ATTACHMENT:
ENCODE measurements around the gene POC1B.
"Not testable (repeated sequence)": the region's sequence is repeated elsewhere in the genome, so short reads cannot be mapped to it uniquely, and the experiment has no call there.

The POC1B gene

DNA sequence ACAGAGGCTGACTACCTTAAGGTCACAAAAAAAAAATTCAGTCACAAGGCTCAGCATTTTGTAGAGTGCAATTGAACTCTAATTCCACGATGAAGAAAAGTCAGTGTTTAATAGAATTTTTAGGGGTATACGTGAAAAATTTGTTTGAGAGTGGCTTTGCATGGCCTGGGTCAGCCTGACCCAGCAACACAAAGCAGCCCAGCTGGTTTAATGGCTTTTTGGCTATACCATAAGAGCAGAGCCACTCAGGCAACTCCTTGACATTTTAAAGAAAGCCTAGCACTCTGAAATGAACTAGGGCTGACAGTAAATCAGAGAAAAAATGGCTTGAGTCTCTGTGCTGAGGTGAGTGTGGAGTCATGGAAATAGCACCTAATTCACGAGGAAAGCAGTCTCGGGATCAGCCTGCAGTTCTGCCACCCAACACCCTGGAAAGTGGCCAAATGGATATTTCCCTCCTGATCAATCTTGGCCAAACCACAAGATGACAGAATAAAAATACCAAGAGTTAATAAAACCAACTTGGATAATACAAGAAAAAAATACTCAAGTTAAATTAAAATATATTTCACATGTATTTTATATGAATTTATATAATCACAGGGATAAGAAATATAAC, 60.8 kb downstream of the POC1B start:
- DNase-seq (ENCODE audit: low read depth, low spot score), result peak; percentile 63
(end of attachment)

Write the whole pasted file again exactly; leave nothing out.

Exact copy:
ENCODE measurements around the gene POC1B.
"Not testable (repeated sequence)": the region's sequence is repeated elsewhere in the genome, so short reads cannot be mapped to it uniquely, and the experiment has no call there.

The POC1B gene

DNA sequence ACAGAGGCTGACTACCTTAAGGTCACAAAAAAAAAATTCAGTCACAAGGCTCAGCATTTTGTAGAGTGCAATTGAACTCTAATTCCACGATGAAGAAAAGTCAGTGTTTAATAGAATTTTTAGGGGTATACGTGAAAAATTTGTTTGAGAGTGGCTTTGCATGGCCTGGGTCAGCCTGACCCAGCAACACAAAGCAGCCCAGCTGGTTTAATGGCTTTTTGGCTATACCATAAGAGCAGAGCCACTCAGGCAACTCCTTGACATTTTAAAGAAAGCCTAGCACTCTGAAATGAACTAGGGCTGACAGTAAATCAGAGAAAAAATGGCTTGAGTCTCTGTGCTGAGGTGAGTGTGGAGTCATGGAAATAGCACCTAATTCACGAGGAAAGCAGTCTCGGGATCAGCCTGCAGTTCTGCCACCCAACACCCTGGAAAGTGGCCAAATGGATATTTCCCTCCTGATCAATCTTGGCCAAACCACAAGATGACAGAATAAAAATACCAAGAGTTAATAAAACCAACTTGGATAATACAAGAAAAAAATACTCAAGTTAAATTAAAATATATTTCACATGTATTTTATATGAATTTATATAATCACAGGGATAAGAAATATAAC, 60.8 kb downstream of the POC1B start:
- DNase-seq (ENCODE audit: low read depth, low spot score), result peak; percentile 63